Carrots contain more than 50% of the recommended daily amount of vitamin A for adults, and that’s just the beginning. Carrots have fiber, potassium, vitamin C, and a low glycemic index score – meaning they’re unlikely to cause a blood sugar spike. Studies have also shown that the free radical-fighting antioxidants in carrots, like lutein and zeaxanthin, really can help your eyesight.
Studies have shown that blackberries, in addition to being a sweet, delicious treat, contain properties that can fight heart disease and inflammation. Research from 2013 also revealed that blackberries contain antibacterial properties, and can be effective in treating cold sores in conjunction with traditional treatments. Blackberries also contain anthocyanins - the agent that makes them purple – which have been used to treat heart and blood vessel conditions like diabetes. Frozen blackberries are picked at the ripe of freshness, and make a great addition to oatmeal for a hearty, heart-healthy breakfast.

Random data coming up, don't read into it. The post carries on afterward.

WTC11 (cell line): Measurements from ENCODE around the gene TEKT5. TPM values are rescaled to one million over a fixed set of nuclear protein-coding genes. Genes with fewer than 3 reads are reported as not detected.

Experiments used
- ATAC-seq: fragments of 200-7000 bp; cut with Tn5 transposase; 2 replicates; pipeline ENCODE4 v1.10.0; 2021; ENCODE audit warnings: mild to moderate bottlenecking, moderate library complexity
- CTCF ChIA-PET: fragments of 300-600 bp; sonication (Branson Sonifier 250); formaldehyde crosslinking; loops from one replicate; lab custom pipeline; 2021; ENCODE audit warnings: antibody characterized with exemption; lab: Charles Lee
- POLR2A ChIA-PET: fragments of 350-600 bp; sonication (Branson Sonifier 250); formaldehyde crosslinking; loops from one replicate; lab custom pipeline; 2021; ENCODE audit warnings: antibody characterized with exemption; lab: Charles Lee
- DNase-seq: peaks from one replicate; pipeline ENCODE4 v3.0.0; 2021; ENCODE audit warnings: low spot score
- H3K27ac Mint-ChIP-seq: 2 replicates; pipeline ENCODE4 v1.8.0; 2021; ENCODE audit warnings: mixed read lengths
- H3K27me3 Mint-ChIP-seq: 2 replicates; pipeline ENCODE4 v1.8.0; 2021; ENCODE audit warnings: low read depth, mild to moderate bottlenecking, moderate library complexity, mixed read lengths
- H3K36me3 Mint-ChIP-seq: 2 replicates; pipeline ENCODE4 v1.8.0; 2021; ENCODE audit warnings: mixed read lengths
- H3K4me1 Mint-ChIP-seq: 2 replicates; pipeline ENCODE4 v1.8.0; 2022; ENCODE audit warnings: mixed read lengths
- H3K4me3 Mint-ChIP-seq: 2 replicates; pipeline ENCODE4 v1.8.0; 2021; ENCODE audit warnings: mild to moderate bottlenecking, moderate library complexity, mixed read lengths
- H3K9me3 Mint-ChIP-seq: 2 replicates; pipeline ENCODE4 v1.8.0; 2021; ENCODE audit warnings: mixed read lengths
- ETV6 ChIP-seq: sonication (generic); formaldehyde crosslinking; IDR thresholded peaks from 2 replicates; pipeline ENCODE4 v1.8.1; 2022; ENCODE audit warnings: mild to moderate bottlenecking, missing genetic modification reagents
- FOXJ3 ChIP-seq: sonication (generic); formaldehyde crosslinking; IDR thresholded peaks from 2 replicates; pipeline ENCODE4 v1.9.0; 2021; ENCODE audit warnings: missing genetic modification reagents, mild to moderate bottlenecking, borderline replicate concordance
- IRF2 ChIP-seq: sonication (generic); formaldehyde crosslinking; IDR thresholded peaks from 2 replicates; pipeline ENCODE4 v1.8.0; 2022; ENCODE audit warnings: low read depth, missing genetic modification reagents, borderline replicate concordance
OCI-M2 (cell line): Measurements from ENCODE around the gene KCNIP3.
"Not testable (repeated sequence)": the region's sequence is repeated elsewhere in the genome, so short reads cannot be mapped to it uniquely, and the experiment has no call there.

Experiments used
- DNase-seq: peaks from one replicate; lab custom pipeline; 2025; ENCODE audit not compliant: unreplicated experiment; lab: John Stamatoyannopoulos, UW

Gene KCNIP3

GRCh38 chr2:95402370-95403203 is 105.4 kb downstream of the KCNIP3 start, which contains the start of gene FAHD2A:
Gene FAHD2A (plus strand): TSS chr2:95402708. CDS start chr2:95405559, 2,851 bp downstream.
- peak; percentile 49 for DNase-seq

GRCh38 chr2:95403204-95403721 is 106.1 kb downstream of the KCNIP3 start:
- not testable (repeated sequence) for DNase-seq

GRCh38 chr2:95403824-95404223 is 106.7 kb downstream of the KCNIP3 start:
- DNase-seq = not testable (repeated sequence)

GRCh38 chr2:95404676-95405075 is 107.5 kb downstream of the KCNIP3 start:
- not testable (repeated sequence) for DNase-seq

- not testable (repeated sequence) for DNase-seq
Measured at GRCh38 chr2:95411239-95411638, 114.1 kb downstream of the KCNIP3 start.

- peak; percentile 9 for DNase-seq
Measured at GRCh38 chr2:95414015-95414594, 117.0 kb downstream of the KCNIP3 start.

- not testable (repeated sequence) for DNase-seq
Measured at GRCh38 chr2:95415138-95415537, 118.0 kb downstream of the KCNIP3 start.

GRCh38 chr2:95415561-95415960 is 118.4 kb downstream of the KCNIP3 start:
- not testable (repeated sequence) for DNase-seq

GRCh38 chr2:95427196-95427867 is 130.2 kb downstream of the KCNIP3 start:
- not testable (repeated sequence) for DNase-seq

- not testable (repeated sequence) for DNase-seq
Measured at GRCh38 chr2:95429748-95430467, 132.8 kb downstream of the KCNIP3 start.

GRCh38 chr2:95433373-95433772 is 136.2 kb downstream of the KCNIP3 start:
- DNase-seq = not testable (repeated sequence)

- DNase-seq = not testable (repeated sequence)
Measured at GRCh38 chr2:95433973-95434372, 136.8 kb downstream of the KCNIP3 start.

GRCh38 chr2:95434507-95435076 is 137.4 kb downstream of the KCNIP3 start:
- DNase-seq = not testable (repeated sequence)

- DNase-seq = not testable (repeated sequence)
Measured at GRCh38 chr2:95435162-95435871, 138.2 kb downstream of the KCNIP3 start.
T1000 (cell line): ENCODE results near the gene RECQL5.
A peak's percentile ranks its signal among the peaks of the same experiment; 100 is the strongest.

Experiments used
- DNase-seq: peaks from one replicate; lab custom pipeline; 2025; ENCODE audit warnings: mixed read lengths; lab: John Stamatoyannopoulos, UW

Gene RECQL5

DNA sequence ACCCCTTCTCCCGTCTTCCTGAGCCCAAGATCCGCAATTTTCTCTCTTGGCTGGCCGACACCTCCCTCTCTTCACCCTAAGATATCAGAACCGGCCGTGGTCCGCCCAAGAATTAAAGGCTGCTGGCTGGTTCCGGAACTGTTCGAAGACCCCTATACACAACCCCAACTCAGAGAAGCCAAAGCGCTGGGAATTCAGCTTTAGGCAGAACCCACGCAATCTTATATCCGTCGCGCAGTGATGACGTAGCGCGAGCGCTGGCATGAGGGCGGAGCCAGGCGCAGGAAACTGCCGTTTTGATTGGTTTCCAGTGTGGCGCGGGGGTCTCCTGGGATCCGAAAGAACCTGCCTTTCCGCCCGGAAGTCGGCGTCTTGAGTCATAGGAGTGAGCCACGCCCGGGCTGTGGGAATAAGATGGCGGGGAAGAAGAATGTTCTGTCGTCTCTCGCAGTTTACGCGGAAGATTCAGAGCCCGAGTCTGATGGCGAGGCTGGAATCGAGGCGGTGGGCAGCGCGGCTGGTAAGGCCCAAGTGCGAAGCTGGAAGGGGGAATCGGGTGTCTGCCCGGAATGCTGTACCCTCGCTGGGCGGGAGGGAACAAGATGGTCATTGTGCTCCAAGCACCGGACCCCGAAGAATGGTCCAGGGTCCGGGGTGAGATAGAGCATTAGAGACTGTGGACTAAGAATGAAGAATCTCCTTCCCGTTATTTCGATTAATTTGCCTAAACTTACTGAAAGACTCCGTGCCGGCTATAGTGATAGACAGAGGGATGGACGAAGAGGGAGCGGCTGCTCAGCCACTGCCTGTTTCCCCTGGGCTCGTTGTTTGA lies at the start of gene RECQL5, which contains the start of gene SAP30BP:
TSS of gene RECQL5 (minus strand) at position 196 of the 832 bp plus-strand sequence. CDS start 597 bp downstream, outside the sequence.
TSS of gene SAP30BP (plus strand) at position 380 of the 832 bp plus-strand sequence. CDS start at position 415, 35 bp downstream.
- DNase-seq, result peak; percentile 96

The bottom line
Including superfoods into your diet doesn’t have to break your budget! Buying in bulk, in season, and opting for frozen or canned options are all ways to incorporate these superfoods into your diet. Focusing on what you put into your body is considered a luxury that people on tight budgets often think they can’t afford, but hopefully this list has shown that there are ways to include healthy foods for not much money.